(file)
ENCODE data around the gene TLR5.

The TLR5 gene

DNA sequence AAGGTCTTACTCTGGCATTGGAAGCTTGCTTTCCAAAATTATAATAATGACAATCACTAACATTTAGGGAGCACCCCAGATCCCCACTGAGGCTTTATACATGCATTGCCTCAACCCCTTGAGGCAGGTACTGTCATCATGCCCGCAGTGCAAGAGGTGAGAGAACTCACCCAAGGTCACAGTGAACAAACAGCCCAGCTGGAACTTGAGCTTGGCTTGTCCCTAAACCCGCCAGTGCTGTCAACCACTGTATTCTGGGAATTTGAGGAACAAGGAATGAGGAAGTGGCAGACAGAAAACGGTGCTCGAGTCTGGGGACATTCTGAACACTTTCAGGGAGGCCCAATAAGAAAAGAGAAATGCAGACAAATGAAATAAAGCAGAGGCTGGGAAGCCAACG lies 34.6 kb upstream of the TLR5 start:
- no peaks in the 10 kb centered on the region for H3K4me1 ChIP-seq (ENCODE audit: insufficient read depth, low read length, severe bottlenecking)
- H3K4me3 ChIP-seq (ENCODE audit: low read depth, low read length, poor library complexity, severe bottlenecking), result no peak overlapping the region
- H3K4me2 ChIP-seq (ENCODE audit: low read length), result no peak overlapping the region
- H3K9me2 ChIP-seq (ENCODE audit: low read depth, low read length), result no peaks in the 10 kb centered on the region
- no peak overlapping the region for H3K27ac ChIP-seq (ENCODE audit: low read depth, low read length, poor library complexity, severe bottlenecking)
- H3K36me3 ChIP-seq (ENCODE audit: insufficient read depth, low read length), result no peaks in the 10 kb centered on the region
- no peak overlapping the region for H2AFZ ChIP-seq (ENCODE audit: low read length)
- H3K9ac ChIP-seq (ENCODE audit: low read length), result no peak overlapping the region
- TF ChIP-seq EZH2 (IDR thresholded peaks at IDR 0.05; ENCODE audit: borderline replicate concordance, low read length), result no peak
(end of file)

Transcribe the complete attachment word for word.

ENCODE data around the gene TLR5.

The TLR5 gene

DNA sequence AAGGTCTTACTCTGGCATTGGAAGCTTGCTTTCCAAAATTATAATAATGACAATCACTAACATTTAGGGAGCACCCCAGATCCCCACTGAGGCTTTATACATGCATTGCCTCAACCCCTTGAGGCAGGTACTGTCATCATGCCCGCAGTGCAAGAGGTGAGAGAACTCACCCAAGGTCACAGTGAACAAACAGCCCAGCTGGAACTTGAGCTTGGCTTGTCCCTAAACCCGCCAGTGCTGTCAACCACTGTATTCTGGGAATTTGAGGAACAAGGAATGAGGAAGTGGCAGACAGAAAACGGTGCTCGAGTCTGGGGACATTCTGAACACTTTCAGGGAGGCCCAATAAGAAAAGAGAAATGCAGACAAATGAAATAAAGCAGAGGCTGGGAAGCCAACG lies 34.6 kb upstream of the TLR5 start:
- no peaks in the 10 kb centered on the region for H3K4me1 ChIP-seq (ENCODE audit: insufficient read depth, low read length, severe bottlenecking)
- H3K4me3 ChIP-seq (ENCODE audit: low read depth, low read length, poor library complexity, severe bottlenecking), result no peak overlapping the region
- H3K4me2 ChIP-seq (ENCODE audit: low read length), result no peak overlapping the region
- H3K9me2 ChIP-seq (ENCODE audit: low read depth, low read length), result no peaks in the 10 kb centered on the region
- no peak overlapping the region for H3K27ac ChIP-seq (ENCODE audit: low read depth, low read length, poor library complexity, severe bottlenecking)
- H3K36me3 ChIP-seq (ENCODE audit: insufficient read depth, low read length), result no peaks in the 10 kb centered on the region
- no peak overlapping the region for H2AFZ ChIP-seq (ENCODE audit: low read length)
- H3K9ac ChIP-seq (ENCODE audit: low read length), result no peak overlapping the region
- TF ChIP-seq EZH2 (IDR thresholded peaks at IDR 0.05; ENCODE audit: borderline replicate concordance, low read length), result no peak